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The Finsbury Park Housing Co-op celebrates 40 years and housing hundreds

Co-operative that has housed around 200 people - with a policy of trying to keep rents affordable - celebrates its 40th anniversary

10 November, 2017 — By Emily Finch

Housing co-op members at the 40th anniversary party

MEMBERS of Finsbury Park Housing Co-operative found order in the chaos of 1970s London, where Victorian and Georgian houses lay empty but habitable.

Co-op founder Mick Sullivan decided to house himself and his fellow squatters. They were quickly given short-term lets from the council.

The story of how it all began was recalled as the co-op celebrated its 40th anniversary last month.

Mr Sullivan, 68, estimates the co-op – with offices in Pine Grove – has housed about 200 people over its life, with a policy of trying to keep rents affordable.

The co-op was registered in 1977 but it took seven years to buy the first house after finally securing a mortgage. “It was a tough time, but it was a very, very constructive time,” Mr Sullivan said. “It got lots of people, young people, disadvantaged people with no access to decent housing, to work together.

“This is the miracle that happened really, that people started to work collectively instead of individually.”

Poet Frances Presley, who first lived in a co-op house in the 1980s, said: “If you want to live independently, how do you do that without feeling threatened, especially in London? This gives you security, knowing there are friends around, and you’re part of a community that allows you to be independent and do what you want to do.”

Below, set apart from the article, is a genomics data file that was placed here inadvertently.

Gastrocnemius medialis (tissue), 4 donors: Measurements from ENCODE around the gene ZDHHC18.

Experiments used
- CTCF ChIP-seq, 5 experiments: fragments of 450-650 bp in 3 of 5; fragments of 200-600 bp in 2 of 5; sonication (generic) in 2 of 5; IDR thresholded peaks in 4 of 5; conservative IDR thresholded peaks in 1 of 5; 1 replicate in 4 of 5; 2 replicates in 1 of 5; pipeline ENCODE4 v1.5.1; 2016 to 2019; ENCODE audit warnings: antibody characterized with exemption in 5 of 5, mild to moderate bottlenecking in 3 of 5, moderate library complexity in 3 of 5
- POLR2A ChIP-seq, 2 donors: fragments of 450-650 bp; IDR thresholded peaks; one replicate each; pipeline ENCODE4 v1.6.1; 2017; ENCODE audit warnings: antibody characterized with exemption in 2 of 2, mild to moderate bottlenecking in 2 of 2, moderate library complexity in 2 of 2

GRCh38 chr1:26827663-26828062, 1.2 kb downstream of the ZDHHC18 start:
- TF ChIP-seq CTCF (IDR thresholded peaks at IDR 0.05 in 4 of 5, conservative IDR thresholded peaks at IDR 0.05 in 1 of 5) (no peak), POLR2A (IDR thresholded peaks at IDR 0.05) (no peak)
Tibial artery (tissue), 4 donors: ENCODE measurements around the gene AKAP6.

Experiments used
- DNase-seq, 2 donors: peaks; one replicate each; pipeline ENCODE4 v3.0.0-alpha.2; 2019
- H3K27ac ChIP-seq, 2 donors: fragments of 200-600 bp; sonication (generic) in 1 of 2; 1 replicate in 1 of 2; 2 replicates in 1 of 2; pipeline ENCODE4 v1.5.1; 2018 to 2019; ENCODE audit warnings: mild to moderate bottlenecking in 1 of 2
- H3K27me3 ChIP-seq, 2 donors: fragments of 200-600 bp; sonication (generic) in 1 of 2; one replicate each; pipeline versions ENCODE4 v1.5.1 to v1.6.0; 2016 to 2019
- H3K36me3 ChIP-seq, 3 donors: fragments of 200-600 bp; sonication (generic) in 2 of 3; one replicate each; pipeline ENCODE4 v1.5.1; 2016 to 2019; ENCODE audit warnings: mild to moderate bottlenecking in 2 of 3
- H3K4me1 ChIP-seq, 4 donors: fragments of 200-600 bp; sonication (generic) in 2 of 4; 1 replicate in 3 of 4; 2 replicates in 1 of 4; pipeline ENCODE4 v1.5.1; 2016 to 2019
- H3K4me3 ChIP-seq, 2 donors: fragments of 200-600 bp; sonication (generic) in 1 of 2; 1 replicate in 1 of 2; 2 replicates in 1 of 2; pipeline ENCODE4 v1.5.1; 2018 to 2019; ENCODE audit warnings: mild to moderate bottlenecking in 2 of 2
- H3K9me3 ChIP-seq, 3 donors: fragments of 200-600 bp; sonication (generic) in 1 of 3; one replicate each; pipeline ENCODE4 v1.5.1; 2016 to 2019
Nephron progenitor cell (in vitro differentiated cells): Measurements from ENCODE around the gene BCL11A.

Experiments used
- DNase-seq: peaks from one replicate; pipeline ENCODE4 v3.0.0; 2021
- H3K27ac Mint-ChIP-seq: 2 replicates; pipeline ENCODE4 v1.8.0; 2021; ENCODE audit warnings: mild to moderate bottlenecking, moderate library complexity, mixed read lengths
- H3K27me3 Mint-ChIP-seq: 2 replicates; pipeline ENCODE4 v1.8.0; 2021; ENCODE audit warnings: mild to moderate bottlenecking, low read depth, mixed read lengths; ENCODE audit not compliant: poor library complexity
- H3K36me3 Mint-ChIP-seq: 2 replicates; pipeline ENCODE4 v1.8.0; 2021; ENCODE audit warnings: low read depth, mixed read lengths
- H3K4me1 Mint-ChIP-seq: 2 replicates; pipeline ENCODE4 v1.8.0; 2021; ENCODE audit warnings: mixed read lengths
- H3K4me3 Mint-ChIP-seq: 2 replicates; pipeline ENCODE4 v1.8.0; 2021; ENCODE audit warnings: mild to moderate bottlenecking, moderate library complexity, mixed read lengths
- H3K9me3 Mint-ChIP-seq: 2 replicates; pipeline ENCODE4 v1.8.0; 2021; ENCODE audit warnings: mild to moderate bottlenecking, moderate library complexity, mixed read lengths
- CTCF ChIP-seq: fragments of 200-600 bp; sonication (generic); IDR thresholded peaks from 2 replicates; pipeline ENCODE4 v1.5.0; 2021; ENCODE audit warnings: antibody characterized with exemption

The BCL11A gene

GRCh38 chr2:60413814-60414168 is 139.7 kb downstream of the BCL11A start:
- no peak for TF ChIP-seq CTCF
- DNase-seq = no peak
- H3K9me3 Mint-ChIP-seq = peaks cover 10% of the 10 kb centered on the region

Being a co-op member isn’t for everyone. There are weekly Tuesday night meetings where residents thrash out their problems with the management committee.

Mick Sullivan

“A lot of other associations are very calm and not much goes on,” Mr Sullivan said. “But this lot are really sort of mouthy and alive and contentious and that’s really good. There’s still rows and that’s as it should be because it keeps it alive.”

With mortgages for properties paid off, all the rent goes back into the co-op to maintain properties. Mr Sullivan said costs were kept down by employing only one member of staff – an accountant – while everyone else volunteers multiple hours a week.

Jessie Hall, 58, has fostered 25 children in her four-bedroom co-op house in Archway since she moved in 10 years ago.

“I was a council tenant for many years, and I had no way of ever being rehoused,” she said. “There were three of us, and I had a two-bedroom. For me that was quite frustrating. It’s important for people to have enough room and to not be cramped.

“All the children that have come here, I’m sure they have had a good time and had room.”

With the government widening the right-to-buy schemes it remains uncertain if the co-op can survive another 40 years.

Mr Sullivan said: “One of the difficulties is to get new blood, people who are really committed to it.

“I’m not criticising anybody, but that fervour 40 years ago and that sense of rage at the injustice of social housing is what sustains us.

“Most of our tenants now are quite old. At the same time, because we don’t have any new properties, we don’t have new younger people coming into the association. I don’t quite know how it will go on.”

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